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Why cannot women be ordained?


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The Catholic Church has never ordained women to the priesthood and never will. However, with all the changes in the roles of women in the world, it is not surprising that some asked: Is the Church’s restriction of the priesthood to men ordained by God or merely an accommodation to culture?

In his letter on the dignity and vocation of women, John Paul II explained the reason for this practice:

“Since Christ, in instituting the Eucharist, linked it in such an explicit way to the priestly service of the Apostles, it is legitimate to conclude that he thereby wished to express the relationship between man and woman, between what is ‘feminine’ and what is ‘masculine.’ It is a relationship willed by God both in the mystery of creation and in the mystery of Redemption. It is the Eucharist above all that expresses the redemptive act of Christ the Bridegroom towards the Church the Bride. This is clear and unambiguous when the sacramental ministry of the Eucharist, in which the priest acts ‘in persona Christi,’ is performed by a man.”

The priesthood isn’t a job. The priest is a sign of Christ the bridegroom. The Church is the bride. This just doesn’t work if the priest is a woman. The Eucharist must be wheat bread and grape wine, not rice cakes and orange juice. The matter matters. So it is with ordination.

The question that should be asked is: Why do some women want to be the bridegroom when they are called to be the bride?

Some women view any social recognition of sex difference as unjust discrimination. They have been influenced by postmodernist/social deconstructionist professors who argue, in spite of the undeniable scientific evidence to the contrary, that the differences between men and women are not natural, but artificial social constructions that can and should be eliminated. While narrow or demeaning stereotypes, which limit women’s participation in society, should be eliminated, the natural differences between men and women are part of the goodness of creation and cannot be wished away. Church teaching is rooted in reality. She defends the rights and equality of women, but also appropriate recognition of differences between men and women.

Woman is called to be a sign of the Church no matter her state in life--as virgin waiting for the bridegroom, as bride a sign of the new Jerusalem coming down from heaven, or as mother nurturing new life. This is a wonderful vocation. Women can achieve their full dignity without imitating men.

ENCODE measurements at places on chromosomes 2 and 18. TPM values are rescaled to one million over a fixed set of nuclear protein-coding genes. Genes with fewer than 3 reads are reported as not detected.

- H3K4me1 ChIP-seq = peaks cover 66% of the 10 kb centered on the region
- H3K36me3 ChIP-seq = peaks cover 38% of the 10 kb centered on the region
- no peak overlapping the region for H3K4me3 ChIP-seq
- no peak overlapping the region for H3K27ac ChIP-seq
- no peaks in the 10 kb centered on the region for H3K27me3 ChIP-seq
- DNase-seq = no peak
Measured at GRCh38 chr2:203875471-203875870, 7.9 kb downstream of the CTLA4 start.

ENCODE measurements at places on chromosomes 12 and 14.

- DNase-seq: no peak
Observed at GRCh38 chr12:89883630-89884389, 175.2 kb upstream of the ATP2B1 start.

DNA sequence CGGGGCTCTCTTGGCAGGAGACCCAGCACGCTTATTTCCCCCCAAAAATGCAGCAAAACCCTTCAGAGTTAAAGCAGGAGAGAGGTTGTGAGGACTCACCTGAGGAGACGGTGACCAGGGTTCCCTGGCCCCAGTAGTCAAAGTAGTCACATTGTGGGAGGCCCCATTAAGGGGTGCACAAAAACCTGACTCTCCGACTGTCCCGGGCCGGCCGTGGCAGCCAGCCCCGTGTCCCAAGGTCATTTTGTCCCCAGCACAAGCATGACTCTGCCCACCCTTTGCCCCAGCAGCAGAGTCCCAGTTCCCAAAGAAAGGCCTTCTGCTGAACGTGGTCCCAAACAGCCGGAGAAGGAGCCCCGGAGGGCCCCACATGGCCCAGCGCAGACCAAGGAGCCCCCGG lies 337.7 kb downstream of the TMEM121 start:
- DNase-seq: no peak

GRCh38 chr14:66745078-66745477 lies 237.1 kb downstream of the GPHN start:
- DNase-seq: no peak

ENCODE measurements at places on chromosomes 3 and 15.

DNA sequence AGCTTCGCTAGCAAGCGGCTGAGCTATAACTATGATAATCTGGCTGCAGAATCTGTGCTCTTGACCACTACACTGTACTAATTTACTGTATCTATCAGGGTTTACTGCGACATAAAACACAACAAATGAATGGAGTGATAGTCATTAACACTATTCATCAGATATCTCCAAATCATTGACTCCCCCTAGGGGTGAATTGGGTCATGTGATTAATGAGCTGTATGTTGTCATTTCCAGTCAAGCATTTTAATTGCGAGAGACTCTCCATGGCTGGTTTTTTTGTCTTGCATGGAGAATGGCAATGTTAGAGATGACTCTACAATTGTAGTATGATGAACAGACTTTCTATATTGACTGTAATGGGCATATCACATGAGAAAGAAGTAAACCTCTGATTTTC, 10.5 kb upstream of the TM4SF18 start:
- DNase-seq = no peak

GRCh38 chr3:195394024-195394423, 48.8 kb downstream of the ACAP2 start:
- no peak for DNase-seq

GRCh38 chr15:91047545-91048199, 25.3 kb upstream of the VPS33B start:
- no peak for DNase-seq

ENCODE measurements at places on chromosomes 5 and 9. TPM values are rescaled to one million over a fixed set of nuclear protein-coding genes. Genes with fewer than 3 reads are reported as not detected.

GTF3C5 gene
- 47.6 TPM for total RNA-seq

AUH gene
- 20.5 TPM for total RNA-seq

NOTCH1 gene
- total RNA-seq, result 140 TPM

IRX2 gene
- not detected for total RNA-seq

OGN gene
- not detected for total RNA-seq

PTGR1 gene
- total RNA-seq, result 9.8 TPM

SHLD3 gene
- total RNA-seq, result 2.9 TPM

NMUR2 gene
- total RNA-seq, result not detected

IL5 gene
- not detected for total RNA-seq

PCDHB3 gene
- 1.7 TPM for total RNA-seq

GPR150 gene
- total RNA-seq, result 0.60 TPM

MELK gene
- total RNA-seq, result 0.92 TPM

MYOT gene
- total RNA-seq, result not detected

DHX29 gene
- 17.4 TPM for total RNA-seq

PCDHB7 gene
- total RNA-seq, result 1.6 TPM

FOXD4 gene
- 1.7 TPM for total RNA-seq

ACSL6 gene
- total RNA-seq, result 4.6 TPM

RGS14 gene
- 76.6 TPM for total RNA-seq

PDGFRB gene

In addition to the denial of the natural goodness of sex difference, those pushing for the ordination of women have a warped idea of power. They see the priesthood as a position of power and believe that if women were ordained that they would be able to change Church teaching on other issues. This shows their total lack of understanding of what it means to be Catholic. The leaders of the Church do not have the power to change the teachings handed down to them. To be Catholic is to believe that God reveals his will to his people and protects the Church from error.

Over the centuries, controversies have arisen. The debates have been heated, but in the end, the truth emerged and became part of the unchangeable treasury of the faith.

In his apostolic letter on reserving priestly ordination to men alone (May 1994), Pope John Paul II sought to eliminate any confusion over this issue:

“...in order that all doubt may be removed regarding a matter of great importance, a matter which pertains to the Church’s divine constitution itself, in virtue of my ministry of confirming the brethren I declare that the Church has no authority whatsoever to confer priestly ordination on women and that this judgment is to be definitively held by all the Church’s faithful.”

John Paul II doesn’t say it is his opinion, but that he has “no authority’ to change what has been handed down to him.

In an age where everything is challenged, where rebellion is praised, where people build on the sand of opinion and ideology, it is good to belong to a Church that is built on a rock. It is good to know that God loves us so much that he has revealed the truth to us and will protect us no matter how far from truth our culture strays. Those women who have mocked God by pretending to be ordained have built on sand and what they have constructed will be washed away, like sand castles that crumble as the tide sweeps over the beach.

Dale O’Leary is the author of “The Gender Agenda” and “One Man, One Woman.”

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